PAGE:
• It’s more big hatch than SUV from the rear, but it looks ...
    It’s more big hatch than SUV from the rear, but it looks great.
  • Interiors feel solidly put together; note the push button...
    Interiors feel solidly put together; note the push button gear selector.
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2019 Hyundai Kona Electric review, test drive

2nd Jun 2019 9:00 am

An electric SUV combines practicality and green credentials. But just how good is the soon-to-be-launched Kona? We take Hyundai’s compact electric for an exploratory drive.

  • Make : Hyundai
  • Model : Kona Electric

SUVs aren’t green cars. Big, heavy, wasteful and always under the green microscope; they are the favourite whipping boys of the auto industries. The SUV I’m about to drive today, however,
is quite different. For starters, it isn’t that big. At 4.18m in length, it is not too far off in size from Hyundai’s popular Creta. And then there’s the fact that under the hood there isn’t a big petrol or diesel but an electric powertrain. So, as long as you can source your electricity from a green source, this SUV can be squeaky clean.

Expected to be at a showroom near you sometime in July or August, priced at around Rs 20-25 lakh (yes, you read that right), Hyundai will assemble the Kona electric and its battery pack here. The car that will make it to showrooms will come with a 100kW or 134hp electric motor and a 39.2 kWh battery.

With its big wheel arches and muscular bonnet, the Kona is a looker.

The version I’m behind the wheel of, however, is much better specified. It has a larger 64kWh battery and also has a more powerful 150kW motor (204hp). And then let’s not forget it has 395Nm of torque right from the time you tap the throttle.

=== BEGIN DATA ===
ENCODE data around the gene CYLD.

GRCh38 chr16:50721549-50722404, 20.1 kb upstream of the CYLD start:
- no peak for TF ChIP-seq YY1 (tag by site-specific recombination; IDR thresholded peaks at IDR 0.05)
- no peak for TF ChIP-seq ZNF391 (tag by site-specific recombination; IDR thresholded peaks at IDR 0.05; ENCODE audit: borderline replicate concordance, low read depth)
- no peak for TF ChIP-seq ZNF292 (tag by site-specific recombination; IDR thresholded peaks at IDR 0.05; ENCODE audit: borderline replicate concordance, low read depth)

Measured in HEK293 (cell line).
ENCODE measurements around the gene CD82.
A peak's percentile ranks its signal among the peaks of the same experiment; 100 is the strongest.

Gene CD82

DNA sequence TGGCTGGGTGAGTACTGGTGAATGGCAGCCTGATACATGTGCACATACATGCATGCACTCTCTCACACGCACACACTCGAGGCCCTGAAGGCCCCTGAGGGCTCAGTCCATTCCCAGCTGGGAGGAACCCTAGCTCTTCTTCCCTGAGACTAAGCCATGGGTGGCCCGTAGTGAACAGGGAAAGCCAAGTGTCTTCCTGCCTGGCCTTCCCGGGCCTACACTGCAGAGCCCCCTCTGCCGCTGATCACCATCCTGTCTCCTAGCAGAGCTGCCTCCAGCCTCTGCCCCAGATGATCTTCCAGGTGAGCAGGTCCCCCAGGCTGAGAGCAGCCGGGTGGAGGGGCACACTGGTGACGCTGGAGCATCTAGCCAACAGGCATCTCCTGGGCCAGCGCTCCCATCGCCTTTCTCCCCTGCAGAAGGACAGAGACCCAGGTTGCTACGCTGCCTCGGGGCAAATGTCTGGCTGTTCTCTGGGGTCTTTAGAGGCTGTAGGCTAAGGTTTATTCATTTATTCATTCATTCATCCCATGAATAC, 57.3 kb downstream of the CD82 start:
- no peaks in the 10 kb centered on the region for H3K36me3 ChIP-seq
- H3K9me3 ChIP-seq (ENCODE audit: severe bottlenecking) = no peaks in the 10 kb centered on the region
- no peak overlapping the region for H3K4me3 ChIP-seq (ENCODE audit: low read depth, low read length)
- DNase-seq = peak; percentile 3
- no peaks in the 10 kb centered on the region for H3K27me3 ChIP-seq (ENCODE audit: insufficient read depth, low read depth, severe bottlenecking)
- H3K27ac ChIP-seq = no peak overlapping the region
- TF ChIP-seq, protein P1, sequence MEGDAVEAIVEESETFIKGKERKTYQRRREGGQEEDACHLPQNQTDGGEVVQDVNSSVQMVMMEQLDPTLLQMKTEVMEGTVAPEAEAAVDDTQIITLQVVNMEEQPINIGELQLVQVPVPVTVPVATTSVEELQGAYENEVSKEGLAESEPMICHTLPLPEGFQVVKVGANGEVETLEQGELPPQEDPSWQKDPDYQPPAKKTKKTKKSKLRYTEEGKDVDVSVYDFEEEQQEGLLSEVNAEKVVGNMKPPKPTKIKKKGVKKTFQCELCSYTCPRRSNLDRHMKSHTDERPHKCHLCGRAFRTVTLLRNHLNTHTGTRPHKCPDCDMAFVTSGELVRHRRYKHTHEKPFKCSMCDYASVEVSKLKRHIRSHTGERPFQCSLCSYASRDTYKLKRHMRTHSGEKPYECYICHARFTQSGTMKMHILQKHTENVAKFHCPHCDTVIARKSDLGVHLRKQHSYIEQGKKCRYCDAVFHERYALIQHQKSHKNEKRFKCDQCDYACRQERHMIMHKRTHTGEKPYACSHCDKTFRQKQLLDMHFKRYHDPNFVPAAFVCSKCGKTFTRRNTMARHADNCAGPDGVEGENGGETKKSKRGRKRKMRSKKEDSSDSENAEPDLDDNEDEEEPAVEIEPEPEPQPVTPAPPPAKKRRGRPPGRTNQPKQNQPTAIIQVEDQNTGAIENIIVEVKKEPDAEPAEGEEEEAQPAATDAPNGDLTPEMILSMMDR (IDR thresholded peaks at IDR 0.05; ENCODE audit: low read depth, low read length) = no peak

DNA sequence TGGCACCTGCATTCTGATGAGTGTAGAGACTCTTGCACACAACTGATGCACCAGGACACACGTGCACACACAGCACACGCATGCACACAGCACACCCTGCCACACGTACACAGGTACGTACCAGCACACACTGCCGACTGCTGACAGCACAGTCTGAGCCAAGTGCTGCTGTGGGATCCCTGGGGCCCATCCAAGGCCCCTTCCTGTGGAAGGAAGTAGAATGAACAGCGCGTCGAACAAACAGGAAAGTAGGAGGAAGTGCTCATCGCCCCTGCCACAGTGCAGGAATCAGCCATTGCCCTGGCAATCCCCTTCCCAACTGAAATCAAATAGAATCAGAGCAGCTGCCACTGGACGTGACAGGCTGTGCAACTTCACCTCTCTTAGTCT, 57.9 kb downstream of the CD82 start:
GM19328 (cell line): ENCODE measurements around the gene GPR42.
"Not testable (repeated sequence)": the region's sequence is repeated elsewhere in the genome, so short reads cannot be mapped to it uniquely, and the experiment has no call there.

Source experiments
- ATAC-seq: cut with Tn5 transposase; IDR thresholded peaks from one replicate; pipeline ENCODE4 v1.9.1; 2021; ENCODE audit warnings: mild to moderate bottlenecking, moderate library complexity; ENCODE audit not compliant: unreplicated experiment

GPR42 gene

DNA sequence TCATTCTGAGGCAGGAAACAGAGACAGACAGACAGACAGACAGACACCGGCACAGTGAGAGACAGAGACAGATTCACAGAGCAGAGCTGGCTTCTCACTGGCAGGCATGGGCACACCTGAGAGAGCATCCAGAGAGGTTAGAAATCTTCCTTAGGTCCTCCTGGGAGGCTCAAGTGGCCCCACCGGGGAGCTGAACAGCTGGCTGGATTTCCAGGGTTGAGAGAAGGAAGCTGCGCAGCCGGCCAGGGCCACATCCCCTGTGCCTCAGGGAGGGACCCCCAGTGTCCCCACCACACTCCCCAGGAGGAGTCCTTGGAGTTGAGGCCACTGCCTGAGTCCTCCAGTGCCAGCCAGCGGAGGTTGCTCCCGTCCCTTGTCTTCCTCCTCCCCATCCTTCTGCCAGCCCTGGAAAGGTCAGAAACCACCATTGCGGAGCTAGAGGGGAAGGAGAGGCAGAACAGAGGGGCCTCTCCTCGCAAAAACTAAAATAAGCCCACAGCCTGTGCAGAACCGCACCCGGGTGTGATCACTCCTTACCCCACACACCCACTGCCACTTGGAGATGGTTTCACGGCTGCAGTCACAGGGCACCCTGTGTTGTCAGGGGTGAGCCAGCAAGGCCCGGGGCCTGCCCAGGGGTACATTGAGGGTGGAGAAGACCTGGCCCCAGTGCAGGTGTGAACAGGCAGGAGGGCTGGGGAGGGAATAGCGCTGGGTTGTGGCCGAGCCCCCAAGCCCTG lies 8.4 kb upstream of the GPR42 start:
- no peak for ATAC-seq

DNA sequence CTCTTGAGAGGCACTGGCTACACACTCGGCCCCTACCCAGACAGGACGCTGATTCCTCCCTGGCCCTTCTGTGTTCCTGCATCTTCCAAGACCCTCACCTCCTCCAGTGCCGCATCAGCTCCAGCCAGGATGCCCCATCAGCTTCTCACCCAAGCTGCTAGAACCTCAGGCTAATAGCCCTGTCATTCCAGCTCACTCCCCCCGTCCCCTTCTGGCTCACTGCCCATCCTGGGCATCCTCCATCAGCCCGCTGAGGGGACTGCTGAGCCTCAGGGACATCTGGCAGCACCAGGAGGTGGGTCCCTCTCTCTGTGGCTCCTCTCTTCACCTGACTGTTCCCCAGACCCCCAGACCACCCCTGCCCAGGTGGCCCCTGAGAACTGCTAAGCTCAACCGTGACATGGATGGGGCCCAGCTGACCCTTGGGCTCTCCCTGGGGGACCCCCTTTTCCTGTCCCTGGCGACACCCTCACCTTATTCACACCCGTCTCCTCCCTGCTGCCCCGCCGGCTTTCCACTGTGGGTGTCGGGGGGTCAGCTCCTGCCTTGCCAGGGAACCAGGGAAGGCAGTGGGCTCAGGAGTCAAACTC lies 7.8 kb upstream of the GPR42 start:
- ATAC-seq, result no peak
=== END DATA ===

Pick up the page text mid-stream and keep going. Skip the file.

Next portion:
Now electric cars all deliver some amount of range anxiety. But as soon as I take a look at the digital instrument panel, all my anxiety just vaporises – the range reads 490km! Flips; that’s almost good enough for a week! I’m impressed.

We set off into city traffic, and while it isn’t as dense as it is back home, we get wedged in between large busses and taxis. The Kona, however, blends in easily and motors along quite nicely. Keen to play with the drive modes, I switch to ‘Eco’, and I immediately regret it. While it isn’t totally dreadful, Eco mode takes away what’s best about this electric car – the responsive but silent throttle. And as it doesn’t feel effortless to drive anymore, I switch back. Guess I’d only use this mode when I’m running out of range.

It’s better in a straight line, but you can enjoy driving a few corners too.

I enjoy driving the Kona in ‘Comfort’ for a bit, I really do, and then once the traffic thins on the outskirts, I switch to Sport mode. Now, two things happen almost simultaneously when I hit the throttle. The first involves wheelspin, a fair amount of it before the electronic controls chime in. And this, mind you, happens at just about any speed when I whack the throttle open. No, I’m not talking about 20,30 or even 50kph – I mean 80, 90 or even a 120kph! And then, as soon as the wheels stop turning, what the Kona does is hurl me back into my seat. Neat.

Sure, with over 200hp you do expect plenty of accelerative force, but the manner in which the Kona is assaulting the horizon and whipping past other cars has me scratching my head.

There isn’t too much space in the rear, but the seat is comfy.